The Burmese military doesn’t answer to the Burmese president, parliament or anybody else. What are the consequences of this arrangement for the international legal status of Burma? And, more importantly, are the people of Burma protected from this vicious military regime?
In 2008, the third Burmese constitution was passed following a referendum process that suffered from widespread accusations of voter intimidation and fraud, the anecdotal evidence of which is readily available. For example, former Burmese police office Soe Min explained that he was ordered to discard any 'No' votes and replace them with fake 'Yes' ballots during the referendum.
The military cannot be held to account under the latest constitution
This constitution gives the Burmese military (known as the ‘Tatmadaw’) 25% of parliamentary seats in both houses (with another 3-4% probably held by military proxies) and therefore an effective veto of any constitutional amendment, which requires over 75% of parliamentary votes. Under the constitution, the uniformed Commander-in-Chief of the armed forces, Min Aung Hlaing, does not answer to the President of Burma, Thein Sein – or anybody else for that matter.
Article 20 of the Burmese constitution formalises the military’s independence from parliament and has led some to argue that Burma does not fit with the international legal definition of a sovereign state. But before looking at the international law connotations, it may be helpful to look at the de facto situation on the ground.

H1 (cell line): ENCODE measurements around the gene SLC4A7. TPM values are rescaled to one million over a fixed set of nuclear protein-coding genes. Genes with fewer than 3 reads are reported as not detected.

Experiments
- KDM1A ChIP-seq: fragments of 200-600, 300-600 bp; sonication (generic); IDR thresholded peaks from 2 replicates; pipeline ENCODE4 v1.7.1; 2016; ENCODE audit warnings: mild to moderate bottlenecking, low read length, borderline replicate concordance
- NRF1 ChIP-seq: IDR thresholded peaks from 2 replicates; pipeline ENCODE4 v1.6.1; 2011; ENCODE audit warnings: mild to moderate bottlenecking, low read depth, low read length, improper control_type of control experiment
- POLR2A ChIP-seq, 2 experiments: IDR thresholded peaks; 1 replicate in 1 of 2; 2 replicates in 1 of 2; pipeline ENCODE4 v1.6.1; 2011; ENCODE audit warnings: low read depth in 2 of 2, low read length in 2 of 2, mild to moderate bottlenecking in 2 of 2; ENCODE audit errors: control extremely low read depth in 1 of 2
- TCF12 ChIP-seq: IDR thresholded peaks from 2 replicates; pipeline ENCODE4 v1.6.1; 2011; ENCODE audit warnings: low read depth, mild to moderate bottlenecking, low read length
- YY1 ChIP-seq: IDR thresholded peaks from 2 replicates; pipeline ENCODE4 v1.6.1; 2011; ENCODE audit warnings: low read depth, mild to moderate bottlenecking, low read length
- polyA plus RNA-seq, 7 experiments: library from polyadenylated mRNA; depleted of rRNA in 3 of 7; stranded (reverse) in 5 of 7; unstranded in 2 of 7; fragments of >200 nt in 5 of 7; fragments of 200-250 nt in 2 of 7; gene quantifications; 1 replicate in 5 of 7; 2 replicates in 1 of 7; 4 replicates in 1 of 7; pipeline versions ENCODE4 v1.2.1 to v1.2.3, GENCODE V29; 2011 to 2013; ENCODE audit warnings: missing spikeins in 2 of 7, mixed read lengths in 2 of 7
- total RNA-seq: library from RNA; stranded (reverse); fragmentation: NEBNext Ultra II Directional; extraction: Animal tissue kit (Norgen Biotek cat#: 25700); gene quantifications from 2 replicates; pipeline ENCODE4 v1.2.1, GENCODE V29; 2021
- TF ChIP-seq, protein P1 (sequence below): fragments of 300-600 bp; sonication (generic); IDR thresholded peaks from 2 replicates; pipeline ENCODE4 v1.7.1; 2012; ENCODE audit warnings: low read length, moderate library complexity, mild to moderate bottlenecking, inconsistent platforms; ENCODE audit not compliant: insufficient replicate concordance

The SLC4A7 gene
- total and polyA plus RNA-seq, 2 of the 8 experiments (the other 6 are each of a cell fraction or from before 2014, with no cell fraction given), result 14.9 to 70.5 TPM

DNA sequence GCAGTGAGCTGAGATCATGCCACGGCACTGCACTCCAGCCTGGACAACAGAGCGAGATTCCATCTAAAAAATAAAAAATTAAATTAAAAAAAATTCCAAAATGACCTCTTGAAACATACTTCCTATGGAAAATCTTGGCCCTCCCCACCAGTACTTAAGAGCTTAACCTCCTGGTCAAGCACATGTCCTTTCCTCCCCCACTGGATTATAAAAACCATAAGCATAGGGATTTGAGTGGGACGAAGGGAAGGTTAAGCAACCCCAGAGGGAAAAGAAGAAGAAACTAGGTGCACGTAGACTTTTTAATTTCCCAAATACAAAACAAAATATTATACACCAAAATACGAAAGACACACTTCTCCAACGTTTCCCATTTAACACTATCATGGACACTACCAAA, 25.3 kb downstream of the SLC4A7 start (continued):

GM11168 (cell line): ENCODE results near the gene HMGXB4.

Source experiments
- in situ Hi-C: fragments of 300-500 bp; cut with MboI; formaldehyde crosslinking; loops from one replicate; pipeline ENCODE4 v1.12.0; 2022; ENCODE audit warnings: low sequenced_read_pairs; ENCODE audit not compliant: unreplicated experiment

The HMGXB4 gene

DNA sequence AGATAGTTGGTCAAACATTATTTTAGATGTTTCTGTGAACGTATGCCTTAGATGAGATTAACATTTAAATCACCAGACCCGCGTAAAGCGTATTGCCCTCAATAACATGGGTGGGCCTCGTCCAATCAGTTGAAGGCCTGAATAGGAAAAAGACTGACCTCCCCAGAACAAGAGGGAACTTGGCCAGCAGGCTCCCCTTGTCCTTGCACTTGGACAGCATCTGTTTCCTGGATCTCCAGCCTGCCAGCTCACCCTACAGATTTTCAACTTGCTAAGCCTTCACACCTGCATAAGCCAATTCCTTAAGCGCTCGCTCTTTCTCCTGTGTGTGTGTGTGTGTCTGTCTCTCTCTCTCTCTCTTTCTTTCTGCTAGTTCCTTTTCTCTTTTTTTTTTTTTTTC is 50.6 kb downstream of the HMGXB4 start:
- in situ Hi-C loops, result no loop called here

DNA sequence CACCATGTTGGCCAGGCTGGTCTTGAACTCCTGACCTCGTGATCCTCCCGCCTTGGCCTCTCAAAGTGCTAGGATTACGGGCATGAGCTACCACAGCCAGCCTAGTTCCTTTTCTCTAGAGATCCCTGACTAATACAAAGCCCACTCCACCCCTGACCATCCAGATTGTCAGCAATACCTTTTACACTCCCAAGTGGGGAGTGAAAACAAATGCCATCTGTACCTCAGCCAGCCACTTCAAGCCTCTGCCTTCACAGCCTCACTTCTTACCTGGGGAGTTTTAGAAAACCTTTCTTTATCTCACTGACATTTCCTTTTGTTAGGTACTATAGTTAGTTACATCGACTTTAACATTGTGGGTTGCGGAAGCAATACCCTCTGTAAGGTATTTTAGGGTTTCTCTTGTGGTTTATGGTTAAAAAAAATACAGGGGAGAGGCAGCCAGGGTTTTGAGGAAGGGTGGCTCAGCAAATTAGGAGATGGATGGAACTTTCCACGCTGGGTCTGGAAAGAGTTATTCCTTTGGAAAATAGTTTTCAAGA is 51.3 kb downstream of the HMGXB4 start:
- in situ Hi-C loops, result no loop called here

Thein Sein ‘ordered’ a cessation of military activities in Kayin (Kachin) State in December 2011, and has sent Min Aung Hlaing “two loosely worded letters asking Tatmadaw units to stop fighting in Kachin State unless attacked” but the conflict continues to escalate. A unilateral ceasefire was announced by Thein Sein on 19 January 2013 and was broken less than two days later. The president’s public announcements appear to have no effect on the military.
Unsuccessful attempts at controlling the military
Political scientist Mary Callahan argues (PDF) that another potential mechanism for making the military accountable is the constitutional requirement for lower-house approval of the national budget. But the military controls the lion’s share of the country's biggest corporations and its lucrative illicit poppy industry keeps the cash flowing. The rebels of the Shan State Army are often outstripped when it comes to profiting from drugs: the example of Shan state shows that drug production is highest in Tatmadaw-controlled areas. Furthermore, it is unclear where the money from the national budget actually goes; “the military cannot afford to properly pay its own 350,000 troops despite receiving almost a quarter of the national budget”, a recent report says.
The legal separation of military and government as suggested by the constitution raises an interesting point of international law – can Burma be considered a sovereign state?
State sovereignty and the 2008 Constitution